How Long do Mermaids Live?

Mermaids are mythical creatures that appear like perpetually young women. But do they actually age and exactly how long do mermaids live? Here is what I found about how old they might get.

Mermaids live very long lives but are not immortal. According to Greek mythology, they can get thousands of years old. Hans Christian Andersen also wrote in “The Little Mermaid” that mermaids live 300 years long until they die and turn into sea foam.

Let’s have a closer look at the lifespan of mermaids in mythology as well as from a biological point of view.

How long do mermaids live in mythology?

Since mermaids are mythical beings it is hard to define exactly how old they can become. But we can find some clues about their lifespan in Ancient Greek mythology as well as newer texts.

1000 year old mermaids from Greek mythology

The mermaid myth started in the Ancient Near East and became most prominent in Ancient Greece. The mermaids as we know them today are mostly based on how mermaids were depicted in Ancient Greece.

That’s why to find out the age of mermaids, we should look at what the Ancient Greek myths say about how long they live.

Mermaids were called Tritonides [1] after their merman father Triton the sea god. They were sea nymphs. And nymphs in general (lesser female nature deities) were known to reach around 1000 years of age [2]. They were not immortal like some of the higher-order gods and goddesses of Greek mythology.

Some of the nymphs’ lifespan was actually tightly linked to the place in nature they guarded. This could for example be trees (tree nymphs: Dryads), springs, rivers and lakes (water nymphs: Naiads) or mountains and grottos (nymphs: Oreads). Once this natural place ceased to exist, the nymph that lived there also died.

For example, if the spring of a Naiad dried up, the water nymph would not have any life energy left as she was interwoven with the force of that spring.

This however also means, that it was possible for the nymphs to outlive 1000 years if their trees, springs etc. existed for longer than that. In fact, the Ancient Greek writer Plutarch suggested that the water nymphs (Naiads) could live longer than 9720 years. [3]

Now, the Tritonides did not watch over the ocean in the same way the Naiads watched over rivers and springs. Also, the ocean does not cease to exist after a thousand or so years like some trees or lakes might. Instead, the Tritonides were mostly guiding their ocean god and goddess parents on their trips throughout the sea.

The best guess at their lifespan we have is thus the fact that they were nymphs. And since nymphs were, in general, said to reach around 1000 years of age, we can assume that the Tritonides (mermaids) could also get around 1000 years old.

Hans Christian Andersen’s 300 year old mermaids

Another piece of literature that tells us how old mermaids can get is the famous 1837 fairytale of The Little Mermaid by Hans Christian Andersen. This fairytale definitely defined how we think about mermaids, especially since it is also the root story of the presumably most well-known mermaid ever: Disney’s Ariel.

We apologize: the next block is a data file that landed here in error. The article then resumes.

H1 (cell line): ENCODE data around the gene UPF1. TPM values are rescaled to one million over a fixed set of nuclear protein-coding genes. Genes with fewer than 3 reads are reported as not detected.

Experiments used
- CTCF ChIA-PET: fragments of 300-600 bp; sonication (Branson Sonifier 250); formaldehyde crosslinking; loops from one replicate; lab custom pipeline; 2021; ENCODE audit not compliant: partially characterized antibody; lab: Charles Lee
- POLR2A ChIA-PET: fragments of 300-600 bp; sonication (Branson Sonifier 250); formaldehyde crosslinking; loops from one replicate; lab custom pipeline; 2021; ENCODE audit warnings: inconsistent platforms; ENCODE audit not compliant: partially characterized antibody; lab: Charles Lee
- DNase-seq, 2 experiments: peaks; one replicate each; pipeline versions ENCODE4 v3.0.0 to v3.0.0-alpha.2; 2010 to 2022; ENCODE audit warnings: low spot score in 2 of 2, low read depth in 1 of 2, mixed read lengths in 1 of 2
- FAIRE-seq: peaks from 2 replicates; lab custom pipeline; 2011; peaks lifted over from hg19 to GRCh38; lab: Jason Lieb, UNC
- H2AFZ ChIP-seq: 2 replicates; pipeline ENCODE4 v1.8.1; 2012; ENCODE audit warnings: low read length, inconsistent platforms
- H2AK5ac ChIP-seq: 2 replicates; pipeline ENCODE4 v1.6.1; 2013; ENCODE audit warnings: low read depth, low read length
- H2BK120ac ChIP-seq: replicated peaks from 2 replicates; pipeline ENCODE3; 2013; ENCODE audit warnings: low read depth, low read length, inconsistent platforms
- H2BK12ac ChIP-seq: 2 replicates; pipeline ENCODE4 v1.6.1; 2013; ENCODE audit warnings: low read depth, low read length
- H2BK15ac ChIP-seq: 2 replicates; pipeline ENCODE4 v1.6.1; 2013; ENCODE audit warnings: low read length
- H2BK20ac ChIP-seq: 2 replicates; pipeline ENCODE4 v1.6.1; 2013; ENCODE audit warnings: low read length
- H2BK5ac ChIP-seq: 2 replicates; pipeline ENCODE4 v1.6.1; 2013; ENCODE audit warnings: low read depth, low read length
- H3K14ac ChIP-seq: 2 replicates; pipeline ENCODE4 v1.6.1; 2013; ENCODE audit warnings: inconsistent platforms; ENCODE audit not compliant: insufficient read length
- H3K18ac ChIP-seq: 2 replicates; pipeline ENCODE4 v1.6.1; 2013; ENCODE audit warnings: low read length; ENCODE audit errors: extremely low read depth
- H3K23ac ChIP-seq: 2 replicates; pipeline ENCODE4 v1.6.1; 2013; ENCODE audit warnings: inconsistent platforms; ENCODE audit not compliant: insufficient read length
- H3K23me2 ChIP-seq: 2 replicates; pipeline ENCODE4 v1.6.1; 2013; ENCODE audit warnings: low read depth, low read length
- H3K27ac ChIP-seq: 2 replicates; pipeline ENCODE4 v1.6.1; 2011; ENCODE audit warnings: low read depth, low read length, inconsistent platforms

In the original fairytale, the Little Mermaid talks to her grandma about how much she would like to see the human world outside of the ocean.

The grandma tells her about how they differ from humans: mermaids do not have an immortal soul and die at 300 years of age. After their death, they then turn into sea foam and rise up to the surface of the sea.

The grandma then presumes to talk about how the mermaids have a much better and longer life than the humans (who have that immortal soul and go into heaven after death). But this does not weaken the Little Mermaid’s wish to become human as we all know…

How old could mermaids get from a biological point of view?

As we have learned, mermaids can get at least 300 years or even around 1000 years old. But that is from a mythological point of view.

What if there were real mermaids out in the oceans? How old might they get from a biological point of view?

To estimate how long real mermaids might live, we can look at the lifespans of similarly sized and intelligent marine animals.

For example, most sharks get 20-30 years old, dolphins and manatees can live up to 60 years and the Greenland shark can even reach a staggering 500 years!

Similar to mermaids, the Greenland shark is commonly around 6.5 and 13 feet (2-4 meters) long and very intelligent. But why do they live so long and could mermaids also get that old? It is believed that the reason for their extraordinarily long life could be the cold waters they live in around the polar region of Greenland.

In response to these cold surroundings, their metabolism might slow down so they don’t use up too much energy. This slowed down metabolism might also delay the aging process significantly so that they simply age much slower.

But for mermaids to live that long, it would mean that they also would have to live in the polar region in ice-cold water. However, I don’t think that would be the most likely place you would find mermaids, as I described in this article about whether mermaids could be real.

The more likely answer could be that real mermaids would live in warmer waters and reach a similar age to humans (70-100 years) and marine mammals like dolphins and manatees (60 years). So, they would probably have a lifespan of around 60-100 years.


[1] Theoi. Tritonides.

[2] Britannica. Nymph.

[3] Frederic Stewart Colwell (1989). Rivermen: A Romantic Iconography of the River and the Source, p. 48.

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